COMBAT TOWN, OKINAWA, Japan --
“We’re the closest thing to explosive ordnance disposal on scene right now, so we’re going to have to deal with this!”
After ordering the rest of his squad to secure the perimeter and ensure no other Marines would be within the blast area, the assaultman carefully approached the pile of rocks which contained a red cord trailing into a drainage grate. After cautiously placing explosive charges on the pile, the Marine withdrew behind a near building, pulling out his radio.
“Simulated detonation in five, four, three...”
This assaultman was one of the dozens of Marines in Company B., Battalion Landing Team 1st Battalion, 4th Marines, 31st Marine Expeditionary Unit, who conducted a mechanized raid exercise at the urban training facility here, Jan. 28. Company B., known as “Mech Company,” utilized the transportation and firepower capabilities provided by Amphibious Assault Vehicles in the recapturing an enemy controlled town.
“The scenario is that insurgents have overtaken and set up defenses inside town,” said 1st Lt. Patrick Davis, assistant intelligence officer with BLT 1/4. “The Marines are to conduct tactical site exploitation, locate the (high-value intelligence) and weapons caches and relay any information back to the command.”
During previous simulated operations of Marine Expeditionary Training Exercise, which is the pre-deployment training block BLT 1/4 completed, similar mechanized raids were conducted against an untrained insurgent force.
However, now that the BLT is underway aboard the USS Tortuga (LSD-46), the training has been heightened as part of Amphibious Integration Training in preparation for Exercise Cobra Gold 2012. The Marines now face an enemy that has been properly trained and equipped in an attempt to repel Mech Co.
“Our objective is to quickly insert and withdraw our Marines, pushing the insurgents out and allowing the civilians to repopulate their town,” said Cpl. Jerry Willis III, a rifleman with Co. B., BLT 1/4, 31st MEU.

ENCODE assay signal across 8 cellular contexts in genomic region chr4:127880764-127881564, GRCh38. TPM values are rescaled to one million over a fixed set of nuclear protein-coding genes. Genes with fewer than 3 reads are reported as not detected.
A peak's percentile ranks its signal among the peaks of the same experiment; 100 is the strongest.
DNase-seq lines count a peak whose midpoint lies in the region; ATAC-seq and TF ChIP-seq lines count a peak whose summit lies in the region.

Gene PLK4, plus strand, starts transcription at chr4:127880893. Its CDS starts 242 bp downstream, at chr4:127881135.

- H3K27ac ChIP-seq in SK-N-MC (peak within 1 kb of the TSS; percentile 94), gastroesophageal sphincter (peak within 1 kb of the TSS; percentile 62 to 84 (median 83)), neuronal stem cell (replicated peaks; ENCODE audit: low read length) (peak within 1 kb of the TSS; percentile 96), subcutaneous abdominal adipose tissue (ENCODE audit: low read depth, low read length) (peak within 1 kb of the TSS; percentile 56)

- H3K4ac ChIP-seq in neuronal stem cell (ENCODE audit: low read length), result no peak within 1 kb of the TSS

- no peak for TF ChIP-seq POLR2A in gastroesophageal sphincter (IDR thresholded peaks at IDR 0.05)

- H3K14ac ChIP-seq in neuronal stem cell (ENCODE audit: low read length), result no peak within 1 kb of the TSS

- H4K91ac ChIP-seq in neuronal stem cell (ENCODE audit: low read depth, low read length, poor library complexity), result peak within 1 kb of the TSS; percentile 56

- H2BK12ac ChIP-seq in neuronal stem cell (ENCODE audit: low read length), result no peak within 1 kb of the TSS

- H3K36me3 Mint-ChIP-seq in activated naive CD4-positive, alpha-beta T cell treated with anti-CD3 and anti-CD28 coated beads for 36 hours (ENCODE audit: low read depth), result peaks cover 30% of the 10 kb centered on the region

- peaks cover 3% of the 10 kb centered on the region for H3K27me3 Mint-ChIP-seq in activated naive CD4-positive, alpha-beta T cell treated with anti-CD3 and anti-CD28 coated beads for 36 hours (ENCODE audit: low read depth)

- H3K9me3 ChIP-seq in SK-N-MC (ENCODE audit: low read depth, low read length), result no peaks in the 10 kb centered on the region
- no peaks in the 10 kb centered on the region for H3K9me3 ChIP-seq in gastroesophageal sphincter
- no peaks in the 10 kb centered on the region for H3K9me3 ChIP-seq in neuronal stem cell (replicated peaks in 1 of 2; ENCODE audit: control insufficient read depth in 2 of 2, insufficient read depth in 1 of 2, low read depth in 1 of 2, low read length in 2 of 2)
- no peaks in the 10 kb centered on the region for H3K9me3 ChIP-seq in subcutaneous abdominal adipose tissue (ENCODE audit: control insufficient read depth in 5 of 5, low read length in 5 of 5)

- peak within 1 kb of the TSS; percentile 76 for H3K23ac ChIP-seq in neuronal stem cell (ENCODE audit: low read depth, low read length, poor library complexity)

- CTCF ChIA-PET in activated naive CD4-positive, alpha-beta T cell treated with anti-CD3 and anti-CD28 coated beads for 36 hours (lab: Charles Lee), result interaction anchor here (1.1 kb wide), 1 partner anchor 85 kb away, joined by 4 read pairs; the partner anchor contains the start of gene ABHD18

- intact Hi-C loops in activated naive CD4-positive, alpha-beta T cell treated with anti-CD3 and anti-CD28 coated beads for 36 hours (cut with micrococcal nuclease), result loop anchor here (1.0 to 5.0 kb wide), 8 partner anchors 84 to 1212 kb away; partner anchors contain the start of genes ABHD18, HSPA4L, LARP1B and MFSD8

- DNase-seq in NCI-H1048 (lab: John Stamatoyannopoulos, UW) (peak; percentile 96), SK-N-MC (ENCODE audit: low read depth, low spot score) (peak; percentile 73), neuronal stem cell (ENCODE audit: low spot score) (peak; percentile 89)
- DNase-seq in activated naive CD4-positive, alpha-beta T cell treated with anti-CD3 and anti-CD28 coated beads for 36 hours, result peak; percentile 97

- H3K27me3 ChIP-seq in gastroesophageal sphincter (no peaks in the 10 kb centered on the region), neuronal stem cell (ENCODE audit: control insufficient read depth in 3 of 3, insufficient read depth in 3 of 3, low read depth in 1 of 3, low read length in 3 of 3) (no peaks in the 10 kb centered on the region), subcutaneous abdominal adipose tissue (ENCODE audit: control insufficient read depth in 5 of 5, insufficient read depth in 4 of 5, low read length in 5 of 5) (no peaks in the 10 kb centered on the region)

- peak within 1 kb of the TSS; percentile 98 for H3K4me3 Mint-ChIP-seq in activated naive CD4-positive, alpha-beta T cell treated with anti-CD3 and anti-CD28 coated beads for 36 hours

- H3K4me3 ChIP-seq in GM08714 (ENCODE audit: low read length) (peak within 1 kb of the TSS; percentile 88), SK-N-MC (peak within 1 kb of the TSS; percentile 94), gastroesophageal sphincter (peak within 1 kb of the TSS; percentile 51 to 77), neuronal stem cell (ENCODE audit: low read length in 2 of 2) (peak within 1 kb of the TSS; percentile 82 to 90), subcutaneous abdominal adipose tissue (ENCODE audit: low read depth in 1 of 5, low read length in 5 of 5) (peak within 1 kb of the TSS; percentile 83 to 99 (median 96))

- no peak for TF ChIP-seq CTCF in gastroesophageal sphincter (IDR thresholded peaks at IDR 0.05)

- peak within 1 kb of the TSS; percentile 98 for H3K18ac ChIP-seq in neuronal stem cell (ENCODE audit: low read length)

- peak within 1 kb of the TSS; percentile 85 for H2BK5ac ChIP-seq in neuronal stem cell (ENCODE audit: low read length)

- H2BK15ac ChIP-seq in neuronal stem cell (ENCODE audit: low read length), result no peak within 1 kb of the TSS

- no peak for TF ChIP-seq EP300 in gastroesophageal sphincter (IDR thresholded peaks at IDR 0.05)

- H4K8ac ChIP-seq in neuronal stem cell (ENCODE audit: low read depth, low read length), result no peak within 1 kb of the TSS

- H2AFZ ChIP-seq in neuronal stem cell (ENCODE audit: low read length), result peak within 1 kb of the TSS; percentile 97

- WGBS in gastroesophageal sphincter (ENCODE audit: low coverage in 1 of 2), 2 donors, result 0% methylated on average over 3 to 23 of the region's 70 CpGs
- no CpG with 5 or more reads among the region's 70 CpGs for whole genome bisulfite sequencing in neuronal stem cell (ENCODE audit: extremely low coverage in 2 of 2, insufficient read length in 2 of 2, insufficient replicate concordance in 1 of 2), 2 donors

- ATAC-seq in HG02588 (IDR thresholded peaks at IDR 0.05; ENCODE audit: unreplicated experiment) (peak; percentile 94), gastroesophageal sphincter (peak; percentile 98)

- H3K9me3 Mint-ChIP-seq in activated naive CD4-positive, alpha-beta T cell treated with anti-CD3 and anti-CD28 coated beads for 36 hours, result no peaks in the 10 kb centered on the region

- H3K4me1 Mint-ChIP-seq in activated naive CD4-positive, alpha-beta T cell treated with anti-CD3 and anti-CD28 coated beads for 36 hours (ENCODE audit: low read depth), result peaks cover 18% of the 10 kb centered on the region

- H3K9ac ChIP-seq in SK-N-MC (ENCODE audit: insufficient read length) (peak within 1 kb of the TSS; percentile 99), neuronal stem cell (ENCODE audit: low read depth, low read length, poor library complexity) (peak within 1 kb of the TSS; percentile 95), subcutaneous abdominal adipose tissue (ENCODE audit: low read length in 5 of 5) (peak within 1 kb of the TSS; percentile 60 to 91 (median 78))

Throughout the day, the Marines assaulted and quelled the enemy resistance within the overtaken area, neutralizing multiple improvised explosive devices, machine gun nests and rocket-propelled grenades. As the sun waned, the town was retaken with minimal losses to the BLT. Although the operation was a real-time simulation, the Marines treated it like a bona-fide combat operation to further hone their skills and address any shortcomings in procedure.
“Another element to this exercise is our coordination with the Navy, as we are launching our AAV’s from the ship,” said Lt. Col. Kevin Norton, commanding officer of BLT 1/4, 31st MEU. “We strive toward flawless amphibious integration, and these rehearsals better prepare us for the future.”
Maneuvering back to the AAV’s from which they came, the Mech Co. Marines have not just put a check in the box. They have once again proven themselves in their trade and further sharpened their skills in amphibious landings and mechanized raids.
“I feel we’ve performed very well today,” said Willis. “There is always room for improvement when doing these kinds of things, and that’s why, no matter how repetitive it may seem, we keep doing these exercises."
The 31st MEU is the only continuously forward-deployed MEU and remains the Nations force in readiness in the Asia-Pacific region.